My sweet baby is a happy little boy. He is quick to smile, eats well, and is easily entertained. He only has one request in life, and that is predictability. Unlike my middle two, who were fairly flexible and would nap in a sling most anywhere, this little boy craves routine. He wants to sleep - every day, in his bed, at the same time, no matter what. Unfortunately, he was born into a year of upheaval in our family, and this year has been less predictable than any of my other children's first years. In the first six months of his life my baby boy has slept in nine different places. This past weekend we rearranged the house, and his "nursery" is now in the laundry room. Which may be a step up from his previous "nursery," which was in the master closet. I feel certain that if I could provide the predictability he clearly needs, he would probably rest as readily as he eats and smiles. As it is, my baby is not the best sleeper.
In fact, he's pretty terrible at it.
His sleep was at its worst in the month following our cross-country move. He woke up every two hours, every single night, for weeks. I spent a lot of energy trying, in vain, to fix the problem. Looking back, I think he just needed reassurance. Nothing in his little world was the same, and he needed my presence to regain his equilibrium. After moving into his new "room" over the weekend, he has started doing this again. Every two hours he wakes up wailing, asking, through his limited means, for comfort and reassurance. A few months ago I would hear that cry and sigh, frustrated. Now that I finally recognize the pattern and understand what he really needs, I am working toward receiving him with a little more openness and grace. As I rocked my baby boy back to sleep last night at 9 pm, then 11, then 12:30, I thought, yes, baby boy, I will be your comfort. You can rest on me. I know your little world is different, but we are still here together.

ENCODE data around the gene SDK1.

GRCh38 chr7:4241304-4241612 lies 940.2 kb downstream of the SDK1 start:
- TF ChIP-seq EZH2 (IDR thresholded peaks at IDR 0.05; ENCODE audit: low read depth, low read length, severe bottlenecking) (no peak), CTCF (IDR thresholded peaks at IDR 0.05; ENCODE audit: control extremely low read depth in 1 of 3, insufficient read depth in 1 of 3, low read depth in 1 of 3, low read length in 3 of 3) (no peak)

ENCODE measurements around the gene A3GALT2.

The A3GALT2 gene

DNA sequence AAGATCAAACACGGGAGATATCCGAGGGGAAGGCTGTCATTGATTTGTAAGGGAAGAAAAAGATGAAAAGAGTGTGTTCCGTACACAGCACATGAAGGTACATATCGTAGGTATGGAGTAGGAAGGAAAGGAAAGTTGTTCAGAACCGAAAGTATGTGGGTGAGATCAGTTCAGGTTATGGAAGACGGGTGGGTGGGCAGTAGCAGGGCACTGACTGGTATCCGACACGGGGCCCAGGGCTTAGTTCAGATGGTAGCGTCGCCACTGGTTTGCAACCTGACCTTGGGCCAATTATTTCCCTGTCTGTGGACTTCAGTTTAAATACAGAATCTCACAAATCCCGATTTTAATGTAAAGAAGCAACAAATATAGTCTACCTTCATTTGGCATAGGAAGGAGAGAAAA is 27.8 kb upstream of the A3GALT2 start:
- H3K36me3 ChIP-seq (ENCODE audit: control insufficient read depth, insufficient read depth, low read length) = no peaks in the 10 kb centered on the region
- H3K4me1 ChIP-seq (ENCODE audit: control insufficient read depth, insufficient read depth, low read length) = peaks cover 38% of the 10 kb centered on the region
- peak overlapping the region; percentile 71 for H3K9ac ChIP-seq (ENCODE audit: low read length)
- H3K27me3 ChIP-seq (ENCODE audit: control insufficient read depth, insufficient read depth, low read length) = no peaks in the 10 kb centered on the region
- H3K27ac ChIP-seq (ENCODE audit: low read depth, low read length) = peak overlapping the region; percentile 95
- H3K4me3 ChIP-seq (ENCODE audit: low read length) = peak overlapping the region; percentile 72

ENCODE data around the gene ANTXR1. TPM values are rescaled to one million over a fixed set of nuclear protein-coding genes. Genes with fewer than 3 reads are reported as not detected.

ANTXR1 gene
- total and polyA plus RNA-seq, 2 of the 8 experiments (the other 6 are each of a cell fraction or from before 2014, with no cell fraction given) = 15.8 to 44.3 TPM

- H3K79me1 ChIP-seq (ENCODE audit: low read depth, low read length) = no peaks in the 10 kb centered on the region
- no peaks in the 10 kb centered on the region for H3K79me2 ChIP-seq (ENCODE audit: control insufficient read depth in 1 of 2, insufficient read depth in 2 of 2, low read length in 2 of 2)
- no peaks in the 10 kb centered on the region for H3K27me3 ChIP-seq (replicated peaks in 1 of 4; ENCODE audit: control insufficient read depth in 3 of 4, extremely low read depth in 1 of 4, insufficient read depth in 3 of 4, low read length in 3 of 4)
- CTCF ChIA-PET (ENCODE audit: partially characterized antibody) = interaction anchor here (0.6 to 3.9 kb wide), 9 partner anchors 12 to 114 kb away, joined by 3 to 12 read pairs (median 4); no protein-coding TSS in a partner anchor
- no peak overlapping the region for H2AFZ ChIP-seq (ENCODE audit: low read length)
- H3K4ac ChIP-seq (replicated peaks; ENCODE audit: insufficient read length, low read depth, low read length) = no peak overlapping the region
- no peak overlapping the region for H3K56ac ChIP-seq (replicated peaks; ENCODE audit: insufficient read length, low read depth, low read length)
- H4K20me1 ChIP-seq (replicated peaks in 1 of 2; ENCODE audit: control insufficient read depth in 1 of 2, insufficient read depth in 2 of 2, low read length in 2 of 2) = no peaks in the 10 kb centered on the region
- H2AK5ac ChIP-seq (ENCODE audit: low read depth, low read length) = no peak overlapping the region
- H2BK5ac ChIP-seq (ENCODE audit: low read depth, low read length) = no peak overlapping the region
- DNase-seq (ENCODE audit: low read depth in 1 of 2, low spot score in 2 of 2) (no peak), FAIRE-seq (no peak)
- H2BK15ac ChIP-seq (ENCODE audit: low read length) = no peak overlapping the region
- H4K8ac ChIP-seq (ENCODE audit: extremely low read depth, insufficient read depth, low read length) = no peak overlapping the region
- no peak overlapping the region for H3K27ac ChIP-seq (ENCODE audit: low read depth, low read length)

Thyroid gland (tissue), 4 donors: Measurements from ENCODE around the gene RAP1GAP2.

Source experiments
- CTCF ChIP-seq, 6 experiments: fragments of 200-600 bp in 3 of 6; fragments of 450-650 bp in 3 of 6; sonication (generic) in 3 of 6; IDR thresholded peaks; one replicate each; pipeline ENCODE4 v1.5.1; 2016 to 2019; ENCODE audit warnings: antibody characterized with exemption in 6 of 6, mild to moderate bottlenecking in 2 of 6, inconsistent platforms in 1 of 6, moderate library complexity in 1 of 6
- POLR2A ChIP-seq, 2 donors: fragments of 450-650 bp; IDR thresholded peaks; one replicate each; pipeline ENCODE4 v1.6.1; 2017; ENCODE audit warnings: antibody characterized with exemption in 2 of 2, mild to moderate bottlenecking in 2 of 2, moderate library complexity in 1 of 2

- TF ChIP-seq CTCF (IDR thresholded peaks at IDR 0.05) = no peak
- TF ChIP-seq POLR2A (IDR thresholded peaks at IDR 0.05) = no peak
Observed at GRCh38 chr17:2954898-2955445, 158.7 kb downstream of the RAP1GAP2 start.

Even in the middle of the night, I don't want to approach my baby with sullenness. I do not want to respond to his need for reassurance with frustration or resignation. As I held him last night, I thought about how grateful I am that God receives my need, my cries for reassurance, with more grace than I have often received my son's night time tears. David often refers to hiding under God's wing for comfort and protection. Jesus, too, said that He longed to gather Jerusalem's children together under His wing, as a mother hen would gather her chicks. The image is one of being drawn in, comforted, nurtured. When my life is most unpredictable, I look for this nurturing, comforting presence too. I love my son deeply, but my actions are often colored by my own need and limited understanding. God's love for me is not effected by such things. Within that love, my baby boy and I together can find grace, and rest.
Thanks be to God.